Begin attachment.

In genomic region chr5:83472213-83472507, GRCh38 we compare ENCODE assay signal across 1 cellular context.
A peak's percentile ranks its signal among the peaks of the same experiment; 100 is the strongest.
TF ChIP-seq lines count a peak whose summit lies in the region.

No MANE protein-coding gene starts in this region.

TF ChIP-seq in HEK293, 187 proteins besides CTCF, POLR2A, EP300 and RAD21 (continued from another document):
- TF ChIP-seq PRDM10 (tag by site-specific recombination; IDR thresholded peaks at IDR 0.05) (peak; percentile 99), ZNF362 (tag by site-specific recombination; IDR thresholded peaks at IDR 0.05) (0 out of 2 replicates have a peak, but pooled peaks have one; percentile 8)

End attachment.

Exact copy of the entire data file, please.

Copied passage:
In genomic region chr5:83472213-83472507, GRCh38 we compare ENCODE assay signal across 1 cellular context.
A peak's percentile ranks its signal among the peaks of the same experiment; 100 is the strongest.
TF ChIP-seq lines count a peak whose summit lies in the region.

No MANE protein-coding gene starts in this region.

TF ChIP-seq in HEK293, 187 proteins besides CTCF, POLR2A, EP300 and RAD21 (continued from another document):
- TF ChIP-seq PRDM10 (tag by site-specific recombination; IDR thresholded peaks at IDR 0.05) (peak; percentile 99), ZNF362 (tag by site-specific recombination; IDR thresholded peaks at IDR 0.05) (0 out of 2 replicates have a peak, but pooled peaks have one; percentile 8)